1906-18 - section 2, Should a TC and object id be added for IPv6? There was some discussion about where such information should go. If it should be in this document or in the endpoint mib or somewhere else. Agreement that it should go in a different document, with the AD suggesting that while it isn't required that the other document get done it would be a good idea.

1907-01 page 1, fix the title to not include "for version 2". Suggestion to change the title to: Management Information Base for the Simple Network Management Protocol

1907-02 section 1, rewrite introduction. [Ed Note: I believe this is the correct item, my notes had an incorrect item number (01) but 02 looks like the correct item.] Agreement to rewrite the introduction to remove references to SNMPv2

There was then discussion about the schedule for the specifications. The desire was to revamp the documents as quickly as possible, as such an extract of the notes was sent to the documents editor with a desire to have a last call on the mailing list. The plan is to have a last call for the information on the update web site (i.e., ftp://amethyst.bmc...) expected to start on 11/19 and last for 2 weeks. When the update changes are declared finished, they will be incorporated into new Internet Drafts that are intended to become the RFCs to be approved as full standards.

We then moved on to the coexistence document. Last call for this document closed on November 2 and had 2 messages most of which were editorial.

A short summary will be submitted to the mail list. This will include if the ids should be sent to the mailing list again or if the changes can be included an the ids sent forward. The changes should be in before the end of November.

The next part of the meeting dealt with reports on v3 deployment experience. If you have a report you would like to share (possibly with some sanitization) please send it to: snmpv3@list.tislabs.com or mundy@tislabs.com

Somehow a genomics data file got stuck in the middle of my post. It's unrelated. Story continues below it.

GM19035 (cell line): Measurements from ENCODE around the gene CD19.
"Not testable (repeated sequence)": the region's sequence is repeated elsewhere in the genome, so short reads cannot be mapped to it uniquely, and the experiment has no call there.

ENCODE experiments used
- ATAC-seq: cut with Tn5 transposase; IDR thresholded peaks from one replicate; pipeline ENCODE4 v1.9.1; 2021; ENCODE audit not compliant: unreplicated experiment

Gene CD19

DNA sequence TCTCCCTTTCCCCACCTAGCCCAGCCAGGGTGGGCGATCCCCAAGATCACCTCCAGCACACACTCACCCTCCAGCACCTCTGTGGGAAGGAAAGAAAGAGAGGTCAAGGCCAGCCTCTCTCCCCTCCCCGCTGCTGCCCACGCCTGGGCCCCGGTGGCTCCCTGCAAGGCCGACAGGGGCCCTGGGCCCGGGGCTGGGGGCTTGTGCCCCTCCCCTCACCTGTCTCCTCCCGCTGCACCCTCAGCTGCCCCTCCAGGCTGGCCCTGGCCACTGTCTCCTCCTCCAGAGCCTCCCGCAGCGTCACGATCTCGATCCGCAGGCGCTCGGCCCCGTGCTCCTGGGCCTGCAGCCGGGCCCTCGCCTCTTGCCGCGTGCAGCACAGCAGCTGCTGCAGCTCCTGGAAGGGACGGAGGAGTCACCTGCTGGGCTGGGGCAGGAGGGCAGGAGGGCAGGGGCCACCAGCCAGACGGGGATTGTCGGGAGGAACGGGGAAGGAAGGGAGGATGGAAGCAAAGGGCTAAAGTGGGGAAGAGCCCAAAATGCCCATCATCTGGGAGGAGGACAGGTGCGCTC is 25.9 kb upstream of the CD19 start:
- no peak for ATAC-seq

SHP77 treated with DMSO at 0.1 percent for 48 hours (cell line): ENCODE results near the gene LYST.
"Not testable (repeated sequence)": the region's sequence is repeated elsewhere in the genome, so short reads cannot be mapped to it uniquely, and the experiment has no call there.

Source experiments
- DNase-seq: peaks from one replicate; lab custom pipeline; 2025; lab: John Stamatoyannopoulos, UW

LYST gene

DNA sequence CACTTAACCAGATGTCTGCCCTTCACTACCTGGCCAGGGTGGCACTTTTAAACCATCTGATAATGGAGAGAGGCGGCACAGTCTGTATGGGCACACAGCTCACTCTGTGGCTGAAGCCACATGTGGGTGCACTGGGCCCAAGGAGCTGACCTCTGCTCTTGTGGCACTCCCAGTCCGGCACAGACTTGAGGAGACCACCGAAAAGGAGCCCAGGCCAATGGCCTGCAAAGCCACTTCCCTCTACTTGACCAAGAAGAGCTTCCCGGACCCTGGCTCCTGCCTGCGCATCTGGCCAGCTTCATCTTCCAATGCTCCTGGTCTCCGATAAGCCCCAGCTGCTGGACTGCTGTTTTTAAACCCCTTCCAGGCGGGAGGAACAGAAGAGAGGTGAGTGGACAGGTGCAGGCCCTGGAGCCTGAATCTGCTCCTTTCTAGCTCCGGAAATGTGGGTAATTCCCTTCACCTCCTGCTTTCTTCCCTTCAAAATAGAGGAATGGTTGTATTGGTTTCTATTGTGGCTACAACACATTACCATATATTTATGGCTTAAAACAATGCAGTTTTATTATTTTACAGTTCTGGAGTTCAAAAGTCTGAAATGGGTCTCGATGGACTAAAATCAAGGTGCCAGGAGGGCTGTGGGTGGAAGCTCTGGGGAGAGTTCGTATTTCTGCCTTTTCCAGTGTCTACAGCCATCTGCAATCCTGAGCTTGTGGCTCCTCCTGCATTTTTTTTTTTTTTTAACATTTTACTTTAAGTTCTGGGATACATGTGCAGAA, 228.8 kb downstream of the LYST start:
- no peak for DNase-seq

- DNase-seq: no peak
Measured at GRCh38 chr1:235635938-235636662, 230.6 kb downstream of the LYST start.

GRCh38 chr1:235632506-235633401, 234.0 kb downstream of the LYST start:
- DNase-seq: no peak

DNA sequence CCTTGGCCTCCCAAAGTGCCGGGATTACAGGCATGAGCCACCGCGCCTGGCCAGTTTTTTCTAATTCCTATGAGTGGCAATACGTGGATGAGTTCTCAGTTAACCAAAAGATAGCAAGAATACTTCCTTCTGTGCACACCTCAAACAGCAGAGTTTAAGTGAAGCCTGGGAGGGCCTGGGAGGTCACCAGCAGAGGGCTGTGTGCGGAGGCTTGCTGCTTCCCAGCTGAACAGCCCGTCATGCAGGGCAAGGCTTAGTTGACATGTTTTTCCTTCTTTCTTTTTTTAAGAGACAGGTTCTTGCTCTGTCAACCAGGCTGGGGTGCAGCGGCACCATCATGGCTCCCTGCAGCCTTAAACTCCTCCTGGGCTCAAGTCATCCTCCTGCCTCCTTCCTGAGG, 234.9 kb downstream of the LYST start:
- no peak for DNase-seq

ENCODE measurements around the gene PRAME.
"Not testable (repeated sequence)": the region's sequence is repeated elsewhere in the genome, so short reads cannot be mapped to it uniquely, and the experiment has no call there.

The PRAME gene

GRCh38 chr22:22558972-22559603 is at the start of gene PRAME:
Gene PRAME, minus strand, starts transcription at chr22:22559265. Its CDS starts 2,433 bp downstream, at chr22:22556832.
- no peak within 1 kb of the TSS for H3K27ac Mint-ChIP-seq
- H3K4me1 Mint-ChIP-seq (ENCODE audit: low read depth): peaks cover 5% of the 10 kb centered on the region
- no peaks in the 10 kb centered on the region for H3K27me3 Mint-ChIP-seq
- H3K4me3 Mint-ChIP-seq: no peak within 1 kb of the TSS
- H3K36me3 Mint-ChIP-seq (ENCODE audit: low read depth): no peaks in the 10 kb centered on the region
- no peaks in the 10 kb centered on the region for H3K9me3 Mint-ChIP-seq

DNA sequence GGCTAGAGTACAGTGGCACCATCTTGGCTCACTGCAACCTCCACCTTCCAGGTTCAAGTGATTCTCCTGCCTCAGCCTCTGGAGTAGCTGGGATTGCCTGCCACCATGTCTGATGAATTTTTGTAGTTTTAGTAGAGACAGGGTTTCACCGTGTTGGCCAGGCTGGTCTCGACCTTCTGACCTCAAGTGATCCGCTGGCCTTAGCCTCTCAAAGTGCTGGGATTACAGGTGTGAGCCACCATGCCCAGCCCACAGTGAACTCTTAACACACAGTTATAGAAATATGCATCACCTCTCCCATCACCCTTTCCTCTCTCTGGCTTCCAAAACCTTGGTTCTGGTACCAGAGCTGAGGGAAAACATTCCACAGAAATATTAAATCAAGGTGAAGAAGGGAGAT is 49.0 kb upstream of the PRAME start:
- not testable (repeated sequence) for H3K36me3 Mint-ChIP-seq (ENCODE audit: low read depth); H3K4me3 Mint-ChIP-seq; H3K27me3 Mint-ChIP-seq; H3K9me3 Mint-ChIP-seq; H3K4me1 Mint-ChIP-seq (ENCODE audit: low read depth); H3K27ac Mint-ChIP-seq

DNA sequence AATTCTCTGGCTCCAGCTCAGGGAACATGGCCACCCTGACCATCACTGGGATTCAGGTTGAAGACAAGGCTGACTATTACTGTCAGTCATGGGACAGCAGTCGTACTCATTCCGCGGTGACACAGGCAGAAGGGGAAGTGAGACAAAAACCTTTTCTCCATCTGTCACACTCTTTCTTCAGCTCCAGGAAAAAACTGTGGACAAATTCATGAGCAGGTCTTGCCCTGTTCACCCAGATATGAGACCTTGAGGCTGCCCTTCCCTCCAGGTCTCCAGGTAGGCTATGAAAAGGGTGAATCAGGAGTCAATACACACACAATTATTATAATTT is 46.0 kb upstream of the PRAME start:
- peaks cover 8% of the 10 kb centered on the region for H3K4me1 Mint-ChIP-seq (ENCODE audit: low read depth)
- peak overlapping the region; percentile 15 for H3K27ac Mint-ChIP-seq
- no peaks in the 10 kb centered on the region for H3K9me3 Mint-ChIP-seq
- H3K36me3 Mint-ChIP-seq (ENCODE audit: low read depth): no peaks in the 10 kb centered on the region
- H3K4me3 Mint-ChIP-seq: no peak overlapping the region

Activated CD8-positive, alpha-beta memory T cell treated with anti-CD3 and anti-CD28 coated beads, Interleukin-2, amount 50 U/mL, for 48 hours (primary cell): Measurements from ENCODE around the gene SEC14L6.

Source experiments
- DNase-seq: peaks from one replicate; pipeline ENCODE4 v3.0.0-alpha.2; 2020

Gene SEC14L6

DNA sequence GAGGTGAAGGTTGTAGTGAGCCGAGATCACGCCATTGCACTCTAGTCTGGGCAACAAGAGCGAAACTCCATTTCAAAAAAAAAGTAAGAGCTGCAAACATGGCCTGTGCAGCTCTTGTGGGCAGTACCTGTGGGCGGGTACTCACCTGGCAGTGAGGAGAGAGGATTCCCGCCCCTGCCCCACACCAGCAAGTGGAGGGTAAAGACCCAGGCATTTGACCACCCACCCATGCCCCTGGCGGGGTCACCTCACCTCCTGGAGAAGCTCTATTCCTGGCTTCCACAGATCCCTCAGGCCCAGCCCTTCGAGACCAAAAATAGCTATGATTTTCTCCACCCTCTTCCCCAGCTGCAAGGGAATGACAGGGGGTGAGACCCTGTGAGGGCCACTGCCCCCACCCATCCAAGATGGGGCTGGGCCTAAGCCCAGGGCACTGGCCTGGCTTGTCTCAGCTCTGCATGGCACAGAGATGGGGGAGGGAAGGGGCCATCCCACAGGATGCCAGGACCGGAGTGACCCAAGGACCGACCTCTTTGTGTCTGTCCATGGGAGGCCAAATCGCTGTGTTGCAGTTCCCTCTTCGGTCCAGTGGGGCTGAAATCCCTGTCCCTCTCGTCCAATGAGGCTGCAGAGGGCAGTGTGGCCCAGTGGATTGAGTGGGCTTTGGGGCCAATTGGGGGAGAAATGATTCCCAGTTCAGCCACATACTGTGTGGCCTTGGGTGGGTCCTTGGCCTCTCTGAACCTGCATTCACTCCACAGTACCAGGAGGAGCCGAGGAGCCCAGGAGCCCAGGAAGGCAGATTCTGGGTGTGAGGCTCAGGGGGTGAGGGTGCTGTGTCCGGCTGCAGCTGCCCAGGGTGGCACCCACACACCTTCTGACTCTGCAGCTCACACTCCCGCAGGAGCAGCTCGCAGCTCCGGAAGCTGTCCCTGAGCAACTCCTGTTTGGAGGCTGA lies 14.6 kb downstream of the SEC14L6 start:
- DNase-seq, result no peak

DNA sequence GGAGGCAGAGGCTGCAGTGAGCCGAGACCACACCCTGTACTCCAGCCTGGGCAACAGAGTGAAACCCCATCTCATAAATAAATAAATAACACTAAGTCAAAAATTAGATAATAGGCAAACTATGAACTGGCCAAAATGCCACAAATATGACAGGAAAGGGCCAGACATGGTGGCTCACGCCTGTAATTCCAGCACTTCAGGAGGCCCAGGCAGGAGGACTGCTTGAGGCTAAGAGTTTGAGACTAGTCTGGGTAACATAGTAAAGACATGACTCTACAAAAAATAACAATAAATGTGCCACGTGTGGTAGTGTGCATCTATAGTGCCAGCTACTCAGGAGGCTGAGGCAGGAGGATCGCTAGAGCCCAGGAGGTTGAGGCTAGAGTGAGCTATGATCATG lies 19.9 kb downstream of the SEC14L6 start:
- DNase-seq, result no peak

It was also suggested that as vendors ship v3 for the first time, they make some sort of announcement - possibly via Juergen's page: http://www.ibr.cs.tu-bs.de/projects/snmpv3/. If available, information about end users would be useful as well as information about the implementations.

cisco will be including SNMPv3 with IOS 12.0(6)S and higher.

There is a small test bed in NAI labs.

Wes Hardaker (wjhardaker@ucdavis.edu) on the UCD-SNMP Deployment. The UCD (UC Davis) SNMP with support for SNMPv3 was released on August 23rd. Since then the distribution includes 6000 down loads from the home FTP site and an inclusion in the Redhat Linux 6.1 distribution. There are more distributions in the pipeline. However, the usage of SNMPv3 in particular is hard to estimate. They believe it to be quite small currently (less than 100) with many users suggesting they will use it soon. They believe that many users are waiting for other pieces of the users environment to become v3 compliant first.

Some common issues they have seen are that the added complexity does slow the adoption down some and that the initial USM configuration is difficult in large numbers. Key localization was specifically mentioned as part of the difficulty.

Russ Mundy (mundy@tislabs.com) TIS/NAI is in the process of deploying SNMPv3, mostly using the UCD code base. It is difficult to get information about various products.

This concluded the scheduled presentations and the comments/discussion from the crowd were requested.

The issue of key (password) configuration was raised, when potential users realize how hard it is they become less interested in security. One suggestion was that some features, such as reports, may be allowed to be turned off. This would be iffy from a security standpoint but would make configuration and deployment easier for the end user.

Jeff Case (case@snmp.com) described the efforts involved in the second release of their product. They didn't have any problems with interoperability between older and newer code. They did find that key management required a solution and put together a java based program to allow a manager to configure a set of devices at one time rather than one at a time. They have also heard of people waiting for the coex document so they could use the community table from a standard rather than from a private MIB.